May 7, 2015

My thoughts on "Business Adventures"

I finished reading the book "Business Adventures" by John Brooks over the weekend. I found out about this book because it was on Bill Gates' list of his favorite books and incidentally he found out about the book from Warren Buffett which added points in my mind.

Being a big fan of Warren Buffett, I was intrigued immediately and looked for the book in Manila. Unable to find it in local bookstores, I took the opportunity of a family trip to Singapore as a chance to acquire the book there. I was lucky enough to find it but parked it on my reading list until I had more time.

I must admit, this was not the first book I read post-MBA, when I suddenly found myself with a lot of free time on my hands. That honor belongs to two other books: The Rosie Project (another Bill Gates favorite) and The 100 Year Old Man Who Climbed Out the Window. Those two books were the first two I read post MBA. I guess I needed a little bit of variety before reading through another business book after spending the last 15 months mainly reading business textbooks, articles and case studies.

My expectations were sky high for this book, and I must say that it completely delivers. The book is a compilation of twelve works from business writer John Brooks. I enjoyed every one of the twelve stories. All chapters were well written and easy to follow even for casual readers.

Some of my key takeaways are:
  • I like how the stories are all dated. In an era when we tend to gravitate to the new and shiny, the twelve stories teach us not to forget the past. The articles all talk about a past era in American and global business.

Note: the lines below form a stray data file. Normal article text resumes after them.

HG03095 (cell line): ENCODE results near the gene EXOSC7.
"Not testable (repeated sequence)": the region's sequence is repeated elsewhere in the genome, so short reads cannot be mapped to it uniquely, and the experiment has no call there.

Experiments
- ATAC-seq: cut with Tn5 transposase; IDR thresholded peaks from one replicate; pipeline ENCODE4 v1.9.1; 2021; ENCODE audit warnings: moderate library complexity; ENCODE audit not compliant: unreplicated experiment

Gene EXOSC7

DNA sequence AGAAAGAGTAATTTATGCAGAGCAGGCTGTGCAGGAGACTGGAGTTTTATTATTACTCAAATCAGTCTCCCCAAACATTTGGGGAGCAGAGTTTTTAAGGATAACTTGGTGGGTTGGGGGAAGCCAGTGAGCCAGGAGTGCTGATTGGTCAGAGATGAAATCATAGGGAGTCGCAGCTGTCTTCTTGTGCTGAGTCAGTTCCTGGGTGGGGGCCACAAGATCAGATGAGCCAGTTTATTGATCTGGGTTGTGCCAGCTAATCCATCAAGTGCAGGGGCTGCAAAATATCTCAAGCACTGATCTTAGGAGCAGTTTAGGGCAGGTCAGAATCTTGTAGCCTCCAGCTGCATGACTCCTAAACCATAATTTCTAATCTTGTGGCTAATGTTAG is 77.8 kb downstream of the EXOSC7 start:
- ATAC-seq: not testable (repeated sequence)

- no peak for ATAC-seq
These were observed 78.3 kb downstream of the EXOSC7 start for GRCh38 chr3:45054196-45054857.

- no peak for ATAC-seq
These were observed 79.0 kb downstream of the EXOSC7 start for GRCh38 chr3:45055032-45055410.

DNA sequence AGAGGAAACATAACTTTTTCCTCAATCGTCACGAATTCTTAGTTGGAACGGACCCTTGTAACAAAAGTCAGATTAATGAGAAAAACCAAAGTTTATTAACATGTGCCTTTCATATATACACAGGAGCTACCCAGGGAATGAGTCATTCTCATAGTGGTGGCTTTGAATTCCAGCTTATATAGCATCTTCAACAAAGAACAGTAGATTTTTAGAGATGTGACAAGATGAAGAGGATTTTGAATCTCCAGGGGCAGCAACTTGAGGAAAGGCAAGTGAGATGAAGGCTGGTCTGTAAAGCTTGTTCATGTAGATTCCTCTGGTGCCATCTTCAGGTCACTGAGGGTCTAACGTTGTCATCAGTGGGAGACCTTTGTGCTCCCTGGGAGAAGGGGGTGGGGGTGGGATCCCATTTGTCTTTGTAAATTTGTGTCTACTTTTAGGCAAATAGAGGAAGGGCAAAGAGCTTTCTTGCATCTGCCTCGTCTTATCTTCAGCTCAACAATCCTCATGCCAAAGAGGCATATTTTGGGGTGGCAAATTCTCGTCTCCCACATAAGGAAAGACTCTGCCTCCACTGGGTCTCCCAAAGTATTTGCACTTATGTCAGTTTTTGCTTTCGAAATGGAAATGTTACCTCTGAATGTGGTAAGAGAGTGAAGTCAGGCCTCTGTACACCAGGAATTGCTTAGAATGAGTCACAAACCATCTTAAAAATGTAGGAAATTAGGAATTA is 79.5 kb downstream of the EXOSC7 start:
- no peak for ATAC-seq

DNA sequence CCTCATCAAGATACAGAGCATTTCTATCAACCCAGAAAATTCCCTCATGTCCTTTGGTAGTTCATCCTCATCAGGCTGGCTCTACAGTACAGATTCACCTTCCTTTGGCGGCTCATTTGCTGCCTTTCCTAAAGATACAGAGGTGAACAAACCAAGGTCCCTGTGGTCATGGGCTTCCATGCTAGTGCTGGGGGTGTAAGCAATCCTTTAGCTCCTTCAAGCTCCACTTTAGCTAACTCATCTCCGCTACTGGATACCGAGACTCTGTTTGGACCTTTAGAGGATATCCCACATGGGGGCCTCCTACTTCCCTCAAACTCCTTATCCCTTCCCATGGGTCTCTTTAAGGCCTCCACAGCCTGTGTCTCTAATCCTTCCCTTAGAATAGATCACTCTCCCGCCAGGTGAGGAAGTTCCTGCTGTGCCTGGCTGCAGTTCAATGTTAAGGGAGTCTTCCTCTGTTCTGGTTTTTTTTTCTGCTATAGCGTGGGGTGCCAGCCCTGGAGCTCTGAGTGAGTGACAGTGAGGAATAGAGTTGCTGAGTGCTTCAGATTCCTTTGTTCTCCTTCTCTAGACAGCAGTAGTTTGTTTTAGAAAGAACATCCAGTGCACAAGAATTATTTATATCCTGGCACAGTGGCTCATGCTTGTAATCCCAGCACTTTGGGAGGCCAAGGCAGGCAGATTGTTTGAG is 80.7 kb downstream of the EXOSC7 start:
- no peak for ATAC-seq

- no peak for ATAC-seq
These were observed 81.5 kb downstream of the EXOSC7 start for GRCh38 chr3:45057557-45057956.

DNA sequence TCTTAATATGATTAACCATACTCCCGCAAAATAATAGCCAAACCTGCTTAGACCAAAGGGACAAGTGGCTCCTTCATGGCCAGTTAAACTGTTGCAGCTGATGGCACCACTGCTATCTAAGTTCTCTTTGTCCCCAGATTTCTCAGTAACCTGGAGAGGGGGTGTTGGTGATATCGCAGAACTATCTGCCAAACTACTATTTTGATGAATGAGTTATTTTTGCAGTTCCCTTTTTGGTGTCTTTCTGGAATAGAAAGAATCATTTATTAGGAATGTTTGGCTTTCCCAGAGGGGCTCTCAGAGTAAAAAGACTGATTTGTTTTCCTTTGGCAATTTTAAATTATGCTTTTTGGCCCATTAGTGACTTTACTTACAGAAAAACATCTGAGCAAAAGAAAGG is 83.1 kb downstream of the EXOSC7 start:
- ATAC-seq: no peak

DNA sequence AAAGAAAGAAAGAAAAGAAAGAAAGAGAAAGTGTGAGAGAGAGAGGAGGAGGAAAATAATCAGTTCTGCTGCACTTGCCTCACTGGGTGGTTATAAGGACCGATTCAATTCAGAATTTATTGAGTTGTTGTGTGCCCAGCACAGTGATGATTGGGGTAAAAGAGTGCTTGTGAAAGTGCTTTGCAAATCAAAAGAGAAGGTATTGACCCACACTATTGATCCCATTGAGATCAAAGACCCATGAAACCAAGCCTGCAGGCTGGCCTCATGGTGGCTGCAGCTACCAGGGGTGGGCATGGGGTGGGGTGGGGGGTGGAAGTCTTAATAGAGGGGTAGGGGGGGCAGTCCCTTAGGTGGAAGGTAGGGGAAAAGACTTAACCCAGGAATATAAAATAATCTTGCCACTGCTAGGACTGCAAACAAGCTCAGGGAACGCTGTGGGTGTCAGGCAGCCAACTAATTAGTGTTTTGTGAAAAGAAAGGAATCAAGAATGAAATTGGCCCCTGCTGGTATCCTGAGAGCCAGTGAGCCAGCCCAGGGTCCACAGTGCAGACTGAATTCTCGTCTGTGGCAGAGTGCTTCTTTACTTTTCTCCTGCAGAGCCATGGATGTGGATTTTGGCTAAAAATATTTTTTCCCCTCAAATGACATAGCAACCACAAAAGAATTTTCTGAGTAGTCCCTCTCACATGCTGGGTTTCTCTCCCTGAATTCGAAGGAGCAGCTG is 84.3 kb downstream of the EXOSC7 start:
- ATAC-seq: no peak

• One particular story (Chapter 6) I really liked was how the NY Stock Exchange decided to "make the customers whole" when a particular member firm became insolvent. They negotiated with creditors, put up their own money and gave customers their money back before creditors could be paid. How times have changed! Ask any man on the street today about this and most will likely dismiss this story as pure baloney, especially after so many people lost their life savings at the hands of these Wall St firms during the sub-prime crisis. Maybe these big bankers need to re-read this story to bring them back to what matters the most, not money or greed or profits but rather their customers. 
  • Chapter 2 which talks about the Ford Edsel is a great case study on a product having great marketing. It is the perfect blueprint on how to launch a product. One just better make sure that the product doesn't suck! This is a classic case of over promising and under delivering, a skill that all new marketers must learn to avoid from the beginning. And this all happened in an era before social media, pretty amazing.
  • Another story I liked was Chapter 11 which was a great lesson in business etiquette. In an era before it was standard practice to have non-disclosure and non-compete clauses in employment contracts, there was a time when people were held to their word that they would not use any information or knowledge they gained from their past jobs to benefit their new companies. How times have changed. Now people sign their non-competes and still find ways to get out of it.

There are so many other great lessons to be learned from the book. I can understand why it is held in such high regard by two of the greatest modern day businessmen (and the two richest men) in the world today. The stories all go back to an era when business was not just about making a quick buck or trying to gain something over another. Yes, this greedy behavior was prevalent even during that time (Chapter 8 talking about the "last great corner" and Chapter 12 on "defending the Sterling" tackles issues such as speculators out to make a quick buck at the expense of the general public and overall health of the economy) but businessmen then held themselves up to a much higher standard, one that probably both Gates and Buffett feel many of today's business leaders need to remember again.

I really enjoyed this book and will no doubt re-read it again in the future. Has anyone else read this book? Did you also enjoy reading it?